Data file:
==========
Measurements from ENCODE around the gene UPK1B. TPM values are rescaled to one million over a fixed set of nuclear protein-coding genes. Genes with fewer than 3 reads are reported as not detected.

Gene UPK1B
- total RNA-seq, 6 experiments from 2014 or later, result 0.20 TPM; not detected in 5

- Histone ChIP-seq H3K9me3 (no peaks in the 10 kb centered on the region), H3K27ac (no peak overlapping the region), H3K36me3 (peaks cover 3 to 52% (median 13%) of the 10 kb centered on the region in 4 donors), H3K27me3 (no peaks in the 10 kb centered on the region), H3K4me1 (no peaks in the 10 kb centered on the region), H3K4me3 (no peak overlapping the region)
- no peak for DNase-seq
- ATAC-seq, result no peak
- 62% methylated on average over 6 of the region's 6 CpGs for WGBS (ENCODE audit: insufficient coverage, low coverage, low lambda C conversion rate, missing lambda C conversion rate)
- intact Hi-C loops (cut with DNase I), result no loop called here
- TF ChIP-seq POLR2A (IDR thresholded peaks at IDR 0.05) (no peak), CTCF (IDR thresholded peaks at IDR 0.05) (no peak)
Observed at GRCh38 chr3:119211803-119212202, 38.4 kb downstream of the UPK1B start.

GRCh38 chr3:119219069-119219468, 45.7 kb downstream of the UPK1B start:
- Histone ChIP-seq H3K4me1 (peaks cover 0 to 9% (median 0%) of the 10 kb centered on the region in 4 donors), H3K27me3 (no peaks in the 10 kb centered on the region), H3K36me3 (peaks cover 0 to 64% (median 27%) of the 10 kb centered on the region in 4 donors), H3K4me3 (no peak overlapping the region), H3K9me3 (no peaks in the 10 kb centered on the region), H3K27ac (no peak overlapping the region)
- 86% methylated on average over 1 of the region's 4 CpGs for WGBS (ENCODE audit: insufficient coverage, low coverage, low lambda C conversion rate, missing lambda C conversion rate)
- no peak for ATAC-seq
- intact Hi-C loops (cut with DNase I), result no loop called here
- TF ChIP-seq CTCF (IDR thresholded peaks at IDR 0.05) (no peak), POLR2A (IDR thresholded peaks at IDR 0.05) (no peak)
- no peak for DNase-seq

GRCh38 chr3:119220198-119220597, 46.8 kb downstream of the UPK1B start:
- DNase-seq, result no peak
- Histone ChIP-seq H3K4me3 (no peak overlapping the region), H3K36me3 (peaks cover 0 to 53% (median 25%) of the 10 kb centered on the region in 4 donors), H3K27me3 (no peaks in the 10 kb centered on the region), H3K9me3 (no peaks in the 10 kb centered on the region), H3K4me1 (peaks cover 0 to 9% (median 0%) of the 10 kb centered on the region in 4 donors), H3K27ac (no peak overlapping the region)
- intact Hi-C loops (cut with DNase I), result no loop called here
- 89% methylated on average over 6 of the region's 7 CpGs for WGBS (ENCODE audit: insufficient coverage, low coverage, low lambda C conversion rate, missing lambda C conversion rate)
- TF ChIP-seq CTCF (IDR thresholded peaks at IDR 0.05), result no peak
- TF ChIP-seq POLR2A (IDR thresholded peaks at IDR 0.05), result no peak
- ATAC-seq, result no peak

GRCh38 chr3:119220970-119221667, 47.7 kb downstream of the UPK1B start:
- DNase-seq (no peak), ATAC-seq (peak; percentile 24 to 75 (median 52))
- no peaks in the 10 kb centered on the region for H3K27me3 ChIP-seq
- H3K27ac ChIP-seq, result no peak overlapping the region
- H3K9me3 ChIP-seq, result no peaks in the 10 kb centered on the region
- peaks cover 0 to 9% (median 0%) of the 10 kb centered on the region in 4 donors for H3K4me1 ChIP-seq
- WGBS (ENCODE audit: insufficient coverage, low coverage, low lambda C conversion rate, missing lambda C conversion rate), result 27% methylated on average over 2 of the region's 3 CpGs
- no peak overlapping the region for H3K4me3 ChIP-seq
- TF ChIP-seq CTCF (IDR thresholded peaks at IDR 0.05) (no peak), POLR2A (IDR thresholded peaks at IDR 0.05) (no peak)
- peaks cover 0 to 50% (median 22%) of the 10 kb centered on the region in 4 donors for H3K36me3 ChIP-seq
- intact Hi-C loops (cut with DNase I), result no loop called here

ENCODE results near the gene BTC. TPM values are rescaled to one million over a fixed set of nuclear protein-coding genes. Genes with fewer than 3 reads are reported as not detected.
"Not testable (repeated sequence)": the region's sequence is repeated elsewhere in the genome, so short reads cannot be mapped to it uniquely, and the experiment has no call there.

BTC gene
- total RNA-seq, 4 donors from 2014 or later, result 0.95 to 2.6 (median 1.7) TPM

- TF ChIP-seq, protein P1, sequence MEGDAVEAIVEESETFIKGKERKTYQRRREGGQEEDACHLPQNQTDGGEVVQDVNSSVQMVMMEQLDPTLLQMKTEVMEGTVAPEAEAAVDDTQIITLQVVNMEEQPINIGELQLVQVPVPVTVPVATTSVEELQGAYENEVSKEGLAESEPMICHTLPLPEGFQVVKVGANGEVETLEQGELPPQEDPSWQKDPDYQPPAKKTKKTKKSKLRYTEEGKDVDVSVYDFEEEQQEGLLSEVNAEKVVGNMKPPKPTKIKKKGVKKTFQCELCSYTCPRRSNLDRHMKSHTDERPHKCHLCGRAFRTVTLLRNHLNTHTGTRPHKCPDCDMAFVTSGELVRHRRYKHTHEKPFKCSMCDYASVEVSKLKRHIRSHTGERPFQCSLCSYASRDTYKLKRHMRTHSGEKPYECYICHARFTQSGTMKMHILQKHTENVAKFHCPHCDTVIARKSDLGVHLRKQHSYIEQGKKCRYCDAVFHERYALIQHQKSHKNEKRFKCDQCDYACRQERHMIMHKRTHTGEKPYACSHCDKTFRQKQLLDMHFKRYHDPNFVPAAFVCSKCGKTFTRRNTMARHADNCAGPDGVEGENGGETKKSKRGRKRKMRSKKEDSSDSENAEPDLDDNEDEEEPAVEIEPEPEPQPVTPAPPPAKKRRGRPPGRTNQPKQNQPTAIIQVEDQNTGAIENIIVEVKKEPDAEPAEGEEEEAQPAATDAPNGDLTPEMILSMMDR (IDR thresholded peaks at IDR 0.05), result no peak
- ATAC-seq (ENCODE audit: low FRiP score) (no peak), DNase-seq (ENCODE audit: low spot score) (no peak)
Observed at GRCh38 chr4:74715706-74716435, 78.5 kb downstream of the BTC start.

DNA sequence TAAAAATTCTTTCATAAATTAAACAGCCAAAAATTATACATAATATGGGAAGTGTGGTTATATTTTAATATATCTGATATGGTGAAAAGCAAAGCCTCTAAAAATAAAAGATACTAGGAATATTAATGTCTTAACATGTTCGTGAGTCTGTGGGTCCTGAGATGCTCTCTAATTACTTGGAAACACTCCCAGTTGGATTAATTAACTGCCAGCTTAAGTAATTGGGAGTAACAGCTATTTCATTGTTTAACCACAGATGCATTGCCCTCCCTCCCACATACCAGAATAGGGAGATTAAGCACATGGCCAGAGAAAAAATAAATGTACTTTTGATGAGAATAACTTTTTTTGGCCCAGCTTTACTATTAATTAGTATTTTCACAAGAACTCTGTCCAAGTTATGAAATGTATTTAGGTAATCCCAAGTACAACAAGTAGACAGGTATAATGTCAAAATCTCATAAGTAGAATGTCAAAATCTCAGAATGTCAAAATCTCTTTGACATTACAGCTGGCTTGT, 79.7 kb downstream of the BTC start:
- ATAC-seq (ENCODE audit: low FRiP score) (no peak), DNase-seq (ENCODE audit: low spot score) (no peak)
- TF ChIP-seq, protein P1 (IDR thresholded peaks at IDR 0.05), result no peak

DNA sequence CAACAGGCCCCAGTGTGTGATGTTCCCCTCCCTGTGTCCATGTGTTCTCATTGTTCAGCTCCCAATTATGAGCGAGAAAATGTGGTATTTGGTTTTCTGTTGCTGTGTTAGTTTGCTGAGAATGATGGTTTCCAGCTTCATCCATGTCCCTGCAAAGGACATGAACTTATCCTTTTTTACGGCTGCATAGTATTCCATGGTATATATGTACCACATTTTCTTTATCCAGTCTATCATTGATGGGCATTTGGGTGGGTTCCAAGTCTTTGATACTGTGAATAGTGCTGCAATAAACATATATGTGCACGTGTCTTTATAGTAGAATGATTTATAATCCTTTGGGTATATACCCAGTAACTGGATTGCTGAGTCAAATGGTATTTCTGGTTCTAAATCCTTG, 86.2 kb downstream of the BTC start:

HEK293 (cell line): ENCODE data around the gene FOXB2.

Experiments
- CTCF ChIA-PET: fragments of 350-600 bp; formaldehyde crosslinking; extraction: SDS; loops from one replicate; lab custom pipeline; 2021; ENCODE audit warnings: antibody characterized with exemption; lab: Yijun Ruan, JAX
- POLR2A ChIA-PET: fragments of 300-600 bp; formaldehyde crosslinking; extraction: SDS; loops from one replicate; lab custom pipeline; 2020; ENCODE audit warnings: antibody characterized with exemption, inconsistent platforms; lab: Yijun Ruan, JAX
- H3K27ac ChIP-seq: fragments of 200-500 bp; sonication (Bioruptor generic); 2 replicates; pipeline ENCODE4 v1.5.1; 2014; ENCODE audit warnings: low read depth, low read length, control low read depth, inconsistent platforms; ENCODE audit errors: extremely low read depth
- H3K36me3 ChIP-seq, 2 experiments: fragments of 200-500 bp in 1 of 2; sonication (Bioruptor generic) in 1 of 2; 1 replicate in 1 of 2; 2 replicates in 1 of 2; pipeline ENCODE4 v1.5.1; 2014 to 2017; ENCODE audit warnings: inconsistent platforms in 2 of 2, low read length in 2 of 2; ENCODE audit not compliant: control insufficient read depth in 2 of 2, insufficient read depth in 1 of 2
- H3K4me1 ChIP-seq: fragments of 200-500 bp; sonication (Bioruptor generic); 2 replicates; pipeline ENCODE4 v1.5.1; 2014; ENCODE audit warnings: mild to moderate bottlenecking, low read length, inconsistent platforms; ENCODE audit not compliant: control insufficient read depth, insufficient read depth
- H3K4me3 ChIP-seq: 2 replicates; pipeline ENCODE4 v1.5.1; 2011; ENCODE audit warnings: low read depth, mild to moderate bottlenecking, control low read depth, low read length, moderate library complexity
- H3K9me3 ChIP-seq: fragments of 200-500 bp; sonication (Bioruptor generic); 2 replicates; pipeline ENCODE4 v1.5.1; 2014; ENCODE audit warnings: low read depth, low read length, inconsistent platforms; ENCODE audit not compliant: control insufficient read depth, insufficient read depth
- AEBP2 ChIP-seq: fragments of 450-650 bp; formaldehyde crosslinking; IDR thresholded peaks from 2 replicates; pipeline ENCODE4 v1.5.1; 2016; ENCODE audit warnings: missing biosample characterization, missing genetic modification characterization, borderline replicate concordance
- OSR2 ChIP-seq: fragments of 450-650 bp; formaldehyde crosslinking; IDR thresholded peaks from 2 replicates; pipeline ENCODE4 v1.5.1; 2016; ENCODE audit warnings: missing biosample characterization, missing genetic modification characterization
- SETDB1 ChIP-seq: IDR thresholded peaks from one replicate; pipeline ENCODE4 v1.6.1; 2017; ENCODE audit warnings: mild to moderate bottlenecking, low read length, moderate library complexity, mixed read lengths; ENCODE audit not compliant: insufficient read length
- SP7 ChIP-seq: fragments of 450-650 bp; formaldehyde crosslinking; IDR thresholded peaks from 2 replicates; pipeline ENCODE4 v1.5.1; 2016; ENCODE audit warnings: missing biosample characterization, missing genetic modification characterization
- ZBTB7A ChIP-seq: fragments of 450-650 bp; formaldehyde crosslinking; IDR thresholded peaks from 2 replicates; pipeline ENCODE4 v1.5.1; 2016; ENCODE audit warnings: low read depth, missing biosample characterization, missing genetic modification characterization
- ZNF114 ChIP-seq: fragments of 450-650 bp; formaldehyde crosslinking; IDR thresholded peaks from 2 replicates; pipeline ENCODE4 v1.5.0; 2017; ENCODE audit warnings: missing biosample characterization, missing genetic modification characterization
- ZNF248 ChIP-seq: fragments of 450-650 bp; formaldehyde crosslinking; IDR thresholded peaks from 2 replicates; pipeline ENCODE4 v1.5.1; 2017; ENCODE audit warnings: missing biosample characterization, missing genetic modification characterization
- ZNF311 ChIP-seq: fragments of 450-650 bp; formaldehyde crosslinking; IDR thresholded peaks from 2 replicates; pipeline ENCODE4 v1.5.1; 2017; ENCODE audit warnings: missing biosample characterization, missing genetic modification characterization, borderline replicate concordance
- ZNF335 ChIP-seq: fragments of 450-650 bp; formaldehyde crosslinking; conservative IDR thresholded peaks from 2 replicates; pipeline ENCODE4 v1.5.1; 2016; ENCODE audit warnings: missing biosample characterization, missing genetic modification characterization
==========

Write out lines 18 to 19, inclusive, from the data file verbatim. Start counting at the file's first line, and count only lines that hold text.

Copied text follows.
GRCh38 chr3:119220198-119220597, 46.8 kb downstream of the UPK1B start:
- DNase-seq, result no peak